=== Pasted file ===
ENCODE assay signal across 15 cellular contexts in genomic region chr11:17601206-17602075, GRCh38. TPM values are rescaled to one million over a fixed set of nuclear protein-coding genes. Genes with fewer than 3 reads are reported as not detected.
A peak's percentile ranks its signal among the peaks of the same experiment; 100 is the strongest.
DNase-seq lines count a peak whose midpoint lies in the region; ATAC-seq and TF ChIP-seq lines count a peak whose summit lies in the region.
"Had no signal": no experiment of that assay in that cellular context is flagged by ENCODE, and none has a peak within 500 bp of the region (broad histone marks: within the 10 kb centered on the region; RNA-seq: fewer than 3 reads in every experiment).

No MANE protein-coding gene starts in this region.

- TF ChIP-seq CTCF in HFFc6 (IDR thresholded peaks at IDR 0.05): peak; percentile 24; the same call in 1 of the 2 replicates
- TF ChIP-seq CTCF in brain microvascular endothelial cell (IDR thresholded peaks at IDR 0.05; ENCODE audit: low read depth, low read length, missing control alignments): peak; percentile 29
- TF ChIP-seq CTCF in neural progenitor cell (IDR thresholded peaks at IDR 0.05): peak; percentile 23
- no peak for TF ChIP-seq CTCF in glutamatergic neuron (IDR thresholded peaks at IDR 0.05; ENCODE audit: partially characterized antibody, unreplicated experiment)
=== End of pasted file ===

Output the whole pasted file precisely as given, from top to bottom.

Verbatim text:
ENCODE assay signal across 15 cellular contexts in genomic region chr11:17601206-17602075, GRCh38. TPM values are rescaled to one million over a fixed set of nuclear protein-coding genes. Genes with fewer than 3 reads are reported as not detected.
A peak's percentile ranks its signal among the peaks of the same experiment; 100 is the strongest.
DNase-seq lines count a peak whose midpoint lies in the region; ATAC-seq and TF ChIP-seq lines count a peak whose summit lies in the region.
"Had no signal": no experiment of that assay in that cellular context is flagged by ENCODE, and none has a peak within 500 bp of the region (broad histone marks: within the 10 kb centered on the region; RNA-seq: fewer than 3 reads in every experiment).

No MANE protein-coding gene starts in this region.

- TF ChIP-seq CTCF in HFFc6 (IDR thresholded peaks at IDR 0.05): peak; percentile 24; the same call in 1 of the 2 replicates
- TF ChIP-seq CTCF in brain microvascular endothelial cell (IDR thresholded peaks at IDR 0.05; ENCODE audit: low read depth, low read length, missing control alignments): peak; percentile 29
- TF ChIP-seq CTCF in neural progenitor cell (IDR thresholded peaks at IDR 0.05): peak; percentile 23
- no peak for TF ChIP-seq CTCF in glutamatergic neuron (IDR thresholded peaks at IDR 0.05; ENCODE audit: partially characterized antibody, unreplicated experiment)